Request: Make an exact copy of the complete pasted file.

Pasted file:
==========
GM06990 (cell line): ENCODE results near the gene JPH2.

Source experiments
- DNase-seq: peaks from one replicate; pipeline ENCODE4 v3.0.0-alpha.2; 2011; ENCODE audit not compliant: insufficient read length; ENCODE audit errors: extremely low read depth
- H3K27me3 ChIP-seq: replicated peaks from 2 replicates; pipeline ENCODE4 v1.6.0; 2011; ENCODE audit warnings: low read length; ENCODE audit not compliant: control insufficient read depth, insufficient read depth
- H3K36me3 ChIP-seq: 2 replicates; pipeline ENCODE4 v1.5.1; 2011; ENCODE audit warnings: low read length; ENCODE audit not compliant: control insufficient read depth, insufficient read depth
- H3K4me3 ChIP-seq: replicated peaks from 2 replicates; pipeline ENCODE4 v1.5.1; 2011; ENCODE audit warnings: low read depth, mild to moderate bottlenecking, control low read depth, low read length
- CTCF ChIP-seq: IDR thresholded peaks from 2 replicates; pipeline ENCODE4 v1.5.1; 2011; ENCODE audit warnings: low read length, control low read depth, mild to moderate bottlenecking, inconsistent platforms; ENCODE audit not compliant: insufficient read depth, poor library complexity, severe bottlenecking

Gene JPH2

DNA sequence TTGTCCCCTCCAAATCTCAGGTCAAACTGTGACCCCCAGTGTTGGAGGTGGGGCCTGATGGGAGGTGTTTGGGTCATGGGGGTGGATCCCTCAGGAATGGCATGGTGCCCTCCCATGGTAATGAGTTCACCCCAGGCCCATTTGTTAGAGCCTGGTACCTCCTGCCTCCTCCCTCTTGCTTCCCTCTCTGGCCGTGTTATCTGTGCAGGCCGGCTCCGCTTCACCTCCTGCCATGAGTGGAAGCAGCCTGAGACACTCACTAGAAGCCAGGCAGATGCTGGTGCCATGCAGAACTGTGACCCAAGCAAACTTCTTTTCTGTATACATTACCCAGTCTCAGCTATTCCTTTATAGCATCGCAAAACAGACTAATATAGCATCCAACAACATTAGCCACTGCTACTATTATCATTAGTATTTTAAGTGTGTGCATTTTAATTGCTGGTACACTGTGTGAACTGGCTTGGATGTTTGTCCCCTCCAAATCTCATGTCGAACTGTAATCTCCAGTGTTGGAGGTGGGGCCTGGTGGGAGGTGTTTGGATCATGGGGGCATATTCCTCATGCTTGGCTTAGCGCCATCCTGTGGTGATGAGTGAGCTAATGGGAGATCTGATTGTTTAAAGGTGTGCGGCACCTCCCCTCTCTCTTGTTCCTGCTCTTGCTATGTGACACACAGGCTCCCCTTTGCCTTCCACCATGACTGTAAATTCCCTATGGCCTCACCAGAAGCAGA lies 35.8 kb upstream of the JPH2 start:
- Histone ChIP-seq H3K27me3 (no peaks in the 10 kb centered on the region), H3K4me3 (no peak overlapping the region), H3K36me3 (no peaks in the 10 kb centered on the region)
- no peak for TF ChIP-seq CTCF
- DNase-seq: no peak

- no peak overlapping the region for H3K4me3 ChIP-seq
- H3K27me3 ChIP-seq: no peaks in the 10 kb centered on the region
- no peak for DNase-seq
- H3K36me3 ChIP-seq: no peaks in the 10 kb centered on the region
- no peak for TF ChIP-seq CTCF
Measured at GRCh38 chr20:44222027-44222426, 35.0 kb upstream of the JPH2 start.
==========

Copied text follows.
GM06990 (cell line): ENCODE results near the gene JPH2.

Source experiments
- DNase-seq: peaks from one replicate; pipeline ENCODE4 v3.0.0-alpha.2; 2011; ENCODE audit not compliant: insufficient read length; ENCODE audit errors: extremely low read depth
- H3K27me3 ChIP-seq: replicated peaks from 2 replicates; pipeline ENCODE4 v1.6.0; 2011; ENCODE audit warnings: low read length; ENCODE audit not compliant: control insufficient read depth, insufficient read depth
- H3K36me3 ChIP-seq: 2 replicates; pipeline ENCODE4 v1.5.1; 2011; ENCODE audit warnings: low read length; ENCODE audit not compliant: control insufficient read depth, insufficient read depth
- H3K4me3 ChIP-seq: replicated peaks from 2 replicates; pipeline ENCODE4 v1.5.1; 2011; ENCODE audit warnings: low read depth, mild to moderate bottlenecking, control low read depth, low read length
- CTCF ChIP-seq: IDR thresholded peaks from 2 replicates; pipeline ENCODE4 v1.5.1; 2011; ENCODE audit warnings: low read length, control low read depth, mild to moderate bottlenecking, inconsistent platforms; ENCODE audit not compliant: insufficient read depth, poor library complexity, severe bottlenecking

Gene JPH2

DNA sequence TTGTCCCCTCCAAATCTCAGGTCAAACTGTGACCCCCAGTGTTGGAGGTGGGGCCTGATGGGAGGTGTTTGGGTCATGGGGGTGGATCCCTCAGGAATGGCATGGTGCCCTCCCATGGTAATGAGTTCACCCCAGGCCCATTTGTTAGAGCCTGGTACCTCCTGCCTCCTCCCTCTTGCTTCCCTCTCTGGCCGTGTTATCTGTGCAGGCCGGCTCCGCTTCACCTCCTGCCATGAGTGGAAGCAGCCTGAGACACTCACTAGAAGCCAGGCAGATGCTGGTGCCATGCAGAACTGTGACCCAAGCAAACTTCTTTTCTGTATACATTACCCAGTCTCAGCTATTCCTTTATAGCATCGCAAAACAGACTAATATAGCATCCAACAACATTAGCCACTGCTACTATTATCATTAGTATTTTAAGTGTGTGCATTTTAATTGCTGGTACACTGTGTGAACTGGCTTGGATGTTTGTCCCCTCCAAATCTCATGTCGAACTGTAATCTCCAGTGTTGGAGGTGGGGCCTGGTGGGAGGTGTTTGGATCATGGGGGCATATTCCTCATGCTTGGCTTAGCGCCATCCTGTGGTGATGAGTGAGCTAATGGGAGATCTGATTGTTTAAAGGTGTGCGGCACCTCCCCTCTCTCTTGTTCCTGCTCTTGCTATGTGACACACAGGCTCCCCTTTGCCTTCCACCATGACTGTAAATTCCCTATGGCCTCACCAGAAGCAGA lies 35.8 kb upstream of the JPH2 start:
- Histone ChIP-seq H3K27me3 (no peaks in the 10 kb centered on the region), H3K4me3 (no peak overlapping the region), H3K36me3 (no peaks in the 10 kb centered on the region)
- no peak for TF ChIP-seq CTCF
- DNase-seq: no peak

- no peak overlapping the region for H3K4me3 ChIP-seq
- H3K27me3 ChIP-seq: no peaks in the 10 kb centered on the region
- no peak for DNase-seq
- H3K36me3 ChIP-seq: no peaks in the 10 kb centered on the region
- no peak for TF ChIP-seq CTCF
Measured at GRCh38 chr20:44222027-44222426, 35.0 kb upstream of the JPH2 start.